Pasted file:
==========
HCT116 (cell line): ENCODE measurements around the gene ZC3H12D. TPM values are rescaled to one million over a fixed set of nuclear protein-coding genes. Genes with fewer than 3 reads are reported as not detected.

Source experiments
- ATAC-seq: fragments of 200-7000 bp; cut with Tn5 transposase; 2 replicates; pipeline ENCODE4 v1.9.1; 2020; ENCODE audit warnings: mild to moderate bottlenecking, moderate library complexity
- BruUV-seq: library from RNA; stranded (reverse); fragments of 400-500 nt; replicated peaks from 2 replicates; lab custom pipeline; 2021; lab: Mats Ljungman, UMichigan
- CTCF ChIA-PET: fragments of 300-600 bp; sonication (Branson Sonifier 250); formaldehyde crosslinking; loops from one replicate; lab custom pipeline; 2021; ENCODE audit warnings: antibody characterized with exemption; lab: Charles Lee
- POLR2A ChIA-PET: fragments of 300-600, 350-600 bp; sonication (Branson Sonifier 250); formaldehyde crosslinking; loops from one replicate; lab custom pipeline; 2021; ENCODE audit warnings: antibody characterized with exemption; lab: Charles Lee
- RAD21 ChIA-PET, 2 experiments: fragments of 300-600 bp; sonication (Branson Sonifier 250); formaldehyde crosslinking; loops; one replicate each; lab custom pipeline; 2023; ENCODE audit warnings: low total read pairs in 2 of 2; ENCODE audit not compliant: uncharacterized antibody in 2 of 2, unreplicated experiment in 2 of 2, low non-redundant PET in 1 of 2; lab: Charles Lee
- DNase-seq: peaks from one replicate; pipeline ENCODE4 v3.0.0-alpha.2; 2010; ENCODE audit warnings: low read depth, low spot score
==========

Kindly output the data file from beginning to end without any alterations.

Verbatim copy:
HCT116 (cell line): ENCODE measurements around the gene ZC3H12D. TPM values are rescaled to one million over a fixed set of nuclear protein-coding genes. Genes with fewer than 3 reads are reported as not detected.

Source experiments
- ATAC-seq: fragments of 200-7000 bp; cut with Tn5 transposase; 2 replicates; pipeline ENCODE4 v1.9.1; 2020; ENCODE audit warnings: mild to moderate bottlenecking, moderate library complexity
- BruUV-seq: library from RNA; stranded (reverse); fragments of 400-500 nt; replicated peaks from 2 replicates; lab custom pipeline; 2021; lab: Mats Ljungman, UMichigan
- CTCF ChIA-PET: fragments of 300-600 bp; sonication (Branson Sonifier 250); formaldehyde crosslinking; loops from one replicate; lab custom pipeline; 2021; ENCODE audit warnings: antibody characterized with exemption; lab: Charles Lee
- POLR2A ChIA-PET: fragments of 300-600, 350-600 bp; sonication (Branson Sonifier 250); formaldehyde crosslinking; loops from one replicate; lab custom pipeline; 2021; ENCODE audit warnings: antibody characterized with exemption; lab: Charles Lee
- RAD21 ChIA-PET, 2 experiments: fragments of 300-600 bp; sonication (Branson Sonifier 250); formaldehyde crosslinking; loops; one replicate each; lab custom pipeline; 2023; ENCODE audit warnings: low total read pairs in 2 of 2; ENCODE audit not compliant: uncharacterized antibody in 2 of 2, unreplicated experiment in 2 of 2, low non-redundant PET in 1 of 2; lab: Charles Lee
- DNase-seq: peaks from one replicate; pipeline ENCODE4 v3.0.0-alpha.2; 2010; ENCODE audit warnings: low read depth, low spot score